If you're from Chicago, or have lived here for any significant length of time, the three-part Netflix documentary "Conversations with a Killer: The John Wayne Gacy Tapes" is little more than a repackaging of the well-known, if disturbing, story of this serial killer. For anyone else — and especially perhaps for viewers born in the decades after he committed at least 33 murders of teenage boys and young men in his Norwood Park, Ill., home throughout the 1970s — the horror show that was Gacy might be more obscure, and director Joe Berlinger's series is as decent a retelling as any. There is no shortage of TV and film about Gacy. This is just one more.
The show relies on audiotapes of Gacy himself, culled from interviews with his defense team that took place between November 1979 and April 1980, while he was awaiting trial. The tapes are what's new here, but they offer no revelations. Gacy is matter of fact, self-serving and frequently arrogant; he never contemplates the magnitude of what he has done or why. It isn't compelling. Nearly half a century later, it's not unreasonable to wonder if friends and families of the victims are exhausted by the prospect of Gacy having his say once again, as he has so many times before.
There are present-day interviews throughout as well, and the stories of two men who managed to escape Gacy's clutches are deeply moving and they go a long way toward humanizing the experiences of all the victims. "I could have been one of those skeletons they found," one of them says. The darkness of Gacy's facial expression haunts him to this day. Gacy's crimes, which included rape and torture, are profoundly disturbing; the remains of 29 bodies were found buried in his basement, as well as in his garage, before he ran out of space. "For days and days, we kept digging them out," says one of the police officers.
"Our only defense was insanity," Gacy's attorney Sam Amirante tells Berlinger (who previously made "Conversations with a Killer: The Ted Bundy Tapes"). Though Amirante talks about being disturbed by his client's crimes, he offers little insight into how this affected him at work or at home — and how (or even if) it shaped his thoughts about his career going forward. In the tapes, Gacy tells his defense team, "You weren't fighting my case, you were fighting society." And yet Amirante doesn't really talk about what it means to contend with these kinds of appalling delusions within a professional context. (Presumably, he covers that in his 2011 book "John Wayne Gacy: Defending a Monster.")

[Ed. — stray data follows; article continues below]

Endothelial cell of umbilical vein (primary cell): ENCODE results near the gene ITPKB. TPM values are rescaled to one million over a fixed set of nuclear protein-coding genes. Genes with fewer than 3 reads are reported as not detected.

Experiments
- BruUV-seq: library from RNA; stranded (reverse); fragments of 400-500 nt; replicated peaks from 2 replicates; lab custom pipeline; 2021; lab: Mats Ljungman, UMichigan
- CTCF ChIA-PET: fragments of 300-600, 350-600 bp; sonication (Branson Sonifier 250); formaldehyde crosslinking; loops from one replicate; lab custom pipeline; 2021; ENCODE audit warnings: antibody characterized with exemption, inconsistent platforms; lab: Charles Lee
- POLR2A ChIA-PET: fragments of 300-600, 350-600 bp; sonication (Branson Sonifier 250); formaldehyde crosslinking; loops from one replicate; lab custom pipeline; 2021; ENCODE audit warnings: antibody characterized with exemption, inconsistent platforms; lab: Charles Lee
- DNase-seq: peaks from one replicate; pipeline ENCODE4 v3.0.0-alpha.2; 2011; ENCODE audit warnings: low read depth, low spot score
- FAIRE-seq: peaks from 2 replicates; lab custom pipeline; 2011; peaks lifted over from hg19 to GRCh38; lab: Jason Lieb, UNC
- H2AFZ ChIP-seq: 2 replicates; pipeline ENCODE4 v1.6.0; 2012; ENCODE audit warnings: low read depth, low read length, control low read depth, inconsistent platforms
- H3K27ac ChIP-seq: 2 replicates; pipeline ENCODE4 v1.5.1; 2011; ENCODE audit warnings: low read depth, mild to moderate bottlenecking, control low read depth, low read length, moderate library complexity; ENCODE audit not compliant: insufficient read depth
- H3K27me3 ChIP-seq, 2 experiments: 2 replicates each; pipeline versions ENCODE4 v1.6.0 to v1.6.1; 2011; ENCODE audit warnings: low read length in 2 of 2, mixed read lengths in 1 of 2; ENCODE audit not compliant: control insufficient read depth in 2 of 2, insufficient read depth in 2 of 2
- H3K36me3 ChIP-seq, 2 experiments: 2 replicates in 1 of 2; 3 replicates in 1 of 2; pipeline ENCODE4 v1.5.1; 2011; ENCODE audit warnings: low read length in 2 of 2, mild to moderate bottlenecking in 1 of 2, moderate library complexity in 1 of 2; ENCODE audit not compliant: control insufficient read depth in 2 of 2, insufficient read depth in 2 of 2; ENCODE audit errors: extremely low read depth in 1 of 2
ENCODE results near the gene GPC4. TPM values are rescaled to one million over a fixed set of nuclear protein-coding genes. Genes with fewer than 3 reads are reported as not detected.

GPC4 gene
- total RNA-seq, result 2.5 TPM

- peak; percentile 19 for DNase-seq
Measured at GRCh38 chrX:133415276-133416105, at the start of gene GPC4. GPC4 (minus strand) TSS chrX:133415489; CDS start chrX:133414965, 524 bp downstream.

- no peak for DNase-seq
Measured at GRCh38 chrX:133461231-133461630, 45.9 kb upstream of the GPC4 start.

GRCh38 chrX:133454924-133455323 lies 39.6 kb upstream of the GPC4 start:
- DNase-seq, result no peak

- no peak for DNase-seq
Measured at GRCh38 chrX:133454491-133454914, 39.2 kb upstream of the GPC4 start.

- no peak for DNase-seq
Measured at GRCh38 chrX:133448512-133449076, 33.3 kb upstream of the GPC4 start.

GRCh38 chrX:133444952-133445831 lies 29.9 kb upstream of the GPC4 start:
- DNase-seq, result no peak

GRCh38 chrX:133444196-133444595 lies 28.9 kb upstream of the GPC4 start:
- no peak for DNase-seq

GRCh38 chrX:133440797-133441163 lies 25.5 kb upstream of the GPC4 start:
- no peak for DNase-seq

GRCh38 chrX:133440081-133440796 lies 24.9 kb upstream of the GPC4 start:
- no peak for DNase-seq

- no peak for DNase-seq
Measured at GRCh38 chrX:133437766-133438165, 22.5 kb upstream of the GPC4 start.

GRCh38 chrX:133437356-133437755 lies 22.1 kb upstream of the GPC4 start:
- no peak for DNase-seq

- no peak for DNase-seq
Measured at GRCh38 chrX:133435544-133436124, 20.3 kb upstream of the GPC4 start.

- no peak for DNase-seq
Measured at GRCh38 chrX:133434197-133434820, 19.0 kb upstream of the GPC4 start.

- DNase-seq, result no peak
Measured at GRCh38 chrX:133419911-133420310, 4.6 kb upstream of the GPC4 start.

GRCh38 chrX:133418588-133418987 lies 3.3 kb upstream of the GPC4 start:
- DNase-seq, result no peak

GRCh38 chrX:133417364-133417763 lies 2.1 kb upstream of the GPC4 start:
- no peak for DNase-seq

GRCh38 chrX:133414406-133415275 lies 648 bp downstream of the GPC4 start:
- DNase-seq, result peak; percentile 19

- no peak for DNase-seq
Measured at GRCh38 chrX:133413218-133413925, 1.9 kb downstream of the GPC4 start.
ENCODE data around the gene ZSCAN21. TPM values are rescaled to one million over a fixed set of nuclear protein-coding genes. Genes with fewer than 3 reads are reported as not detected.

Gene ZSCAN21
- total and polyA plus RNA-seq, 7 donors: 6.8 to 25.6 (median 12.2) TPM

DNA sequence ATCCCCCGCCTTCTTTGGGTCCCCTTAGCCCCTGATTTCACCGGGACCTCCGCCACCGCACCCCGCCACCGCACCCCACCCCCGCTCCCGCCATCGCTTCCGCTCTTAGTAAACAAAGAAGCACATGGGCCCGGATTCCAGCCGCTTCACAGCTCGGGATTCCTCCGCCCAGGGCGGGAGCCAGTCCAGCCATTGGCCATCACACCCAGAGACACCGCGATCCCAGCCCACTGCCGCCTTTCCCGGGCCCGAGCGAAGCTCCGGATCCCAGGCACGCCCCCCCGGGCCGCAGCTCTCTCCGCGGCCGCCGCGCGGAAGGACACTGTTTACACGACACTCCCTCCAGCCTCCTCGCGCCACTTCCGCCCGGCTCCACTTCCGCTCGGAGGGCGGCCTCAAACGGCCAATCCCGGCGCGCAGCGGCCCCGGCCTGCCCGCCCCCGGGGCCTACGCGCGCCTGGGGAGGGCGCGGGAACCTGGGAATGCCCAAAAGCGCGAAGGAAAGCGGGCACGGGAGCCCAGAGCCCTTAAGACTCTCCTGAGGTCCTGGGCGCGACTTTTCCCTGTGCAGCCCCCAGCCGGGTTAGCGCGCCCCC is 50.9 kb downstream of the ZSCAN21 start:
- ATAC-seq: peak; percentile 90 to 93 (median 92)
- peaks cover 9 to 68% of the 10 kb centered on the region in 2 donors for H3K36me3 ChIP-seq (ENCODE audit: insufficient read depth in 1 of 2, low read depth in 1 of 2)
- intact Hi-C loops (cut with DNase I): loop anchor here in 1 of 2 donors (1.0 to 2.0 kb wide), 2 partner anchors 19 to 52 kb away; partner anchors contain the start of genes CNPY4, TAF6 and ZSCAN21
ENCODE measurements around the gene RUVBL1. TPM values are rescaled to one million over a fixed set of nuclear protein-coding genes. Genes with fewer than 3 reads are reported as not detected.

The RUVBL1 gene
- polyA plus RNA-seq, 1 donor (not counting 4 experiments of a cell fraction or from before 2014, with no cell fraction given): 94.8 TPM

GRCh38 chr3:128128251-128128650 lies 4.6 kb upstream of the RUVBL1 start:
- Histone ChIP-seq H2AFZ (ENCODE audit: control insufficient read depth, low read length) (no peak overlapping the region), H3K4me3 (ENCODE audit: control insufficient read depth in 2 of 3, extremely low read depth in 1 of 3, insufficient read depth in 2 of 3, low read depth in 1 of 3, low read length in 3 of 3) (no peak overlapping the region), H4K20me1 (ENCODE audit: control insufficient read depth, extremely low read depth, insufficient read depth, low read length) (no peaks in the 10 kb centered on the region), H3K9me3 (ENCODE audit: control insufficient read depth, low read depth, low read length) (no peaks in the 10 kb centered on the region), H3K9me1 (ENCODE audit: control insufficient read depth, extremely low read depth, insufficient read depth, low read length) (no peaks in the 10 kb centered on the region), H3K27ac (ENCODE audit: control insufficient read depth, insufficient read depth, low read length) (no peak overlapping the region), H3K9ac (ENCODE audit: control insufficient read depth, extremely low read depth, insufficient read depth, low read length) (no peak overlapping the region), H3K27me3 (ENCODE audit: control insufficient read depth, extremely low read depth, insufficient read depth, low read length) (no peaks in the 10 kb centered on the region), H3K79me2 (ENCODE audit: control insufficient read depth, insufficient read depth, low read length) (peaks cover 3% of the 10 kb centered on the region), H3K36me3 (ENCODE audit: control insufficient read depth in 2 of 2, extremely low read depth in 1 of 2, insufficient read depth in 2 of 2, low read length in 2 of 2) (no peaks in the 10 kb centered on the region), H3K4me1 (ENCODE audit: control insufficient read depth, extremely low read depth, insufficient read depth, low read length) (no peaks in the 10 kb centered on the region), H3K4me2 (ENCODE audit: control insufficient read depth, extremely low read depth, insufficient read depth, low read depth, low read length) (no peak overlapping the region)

How did Gacy's crimes go undetected for so long? The series delves into some of that as well. Convicted in the late '60s in Iowa for sexually assaulting a teenage boy (he served 18 months of a 10-year sentence), he was able to shed that past when he moved back to his native Chicago. Being white and male, with modest political connections, meant he moved through life with the benefit of the doubt — until he didn't. Berlinger doesn't examine that too deeply: "Just because somebody looks and acts a certain way doesn't mean you should trust them," he recently told Entertainment Weekly. "He was the neighborhood guy who threw all the parties. So, to me, that's a very important lesson to give the next generation." It's not that Berlinger is wrong, but the series glosses over the reality that certain people — because of how they look, and a lot of times that comes down to race — are treated with suspicion, while others are not. Why is that? Gacy's targets were often gay, and in one case, a survivor went to the police, who weren't particularly alarmed by his grisly story, shrugging it off as a lover's quarrel.
Gacy was executed in 1994. In October, DNA testing and genealogy information helped Cook County investigators identify a North Carolina native named Francis Wayne Alexander as one of Gacy's victims. According to his siblings, who spoke to reporters last fall, Alexander was a "fun-loving, sensitive young man whose disappearance after November 1976 was out of character."
My colleague William Lee covered the story and noted that when "Cook County investigators first contacted Alexander's family last June, they did not mention that the case was connected to Gacy." But Alexander's sister had a suspicion, due to the year of the body's discovery and its Chicago area location: "It did cross my mind, yes," she said, "that was my first thought."
Five victims still remain unidentified.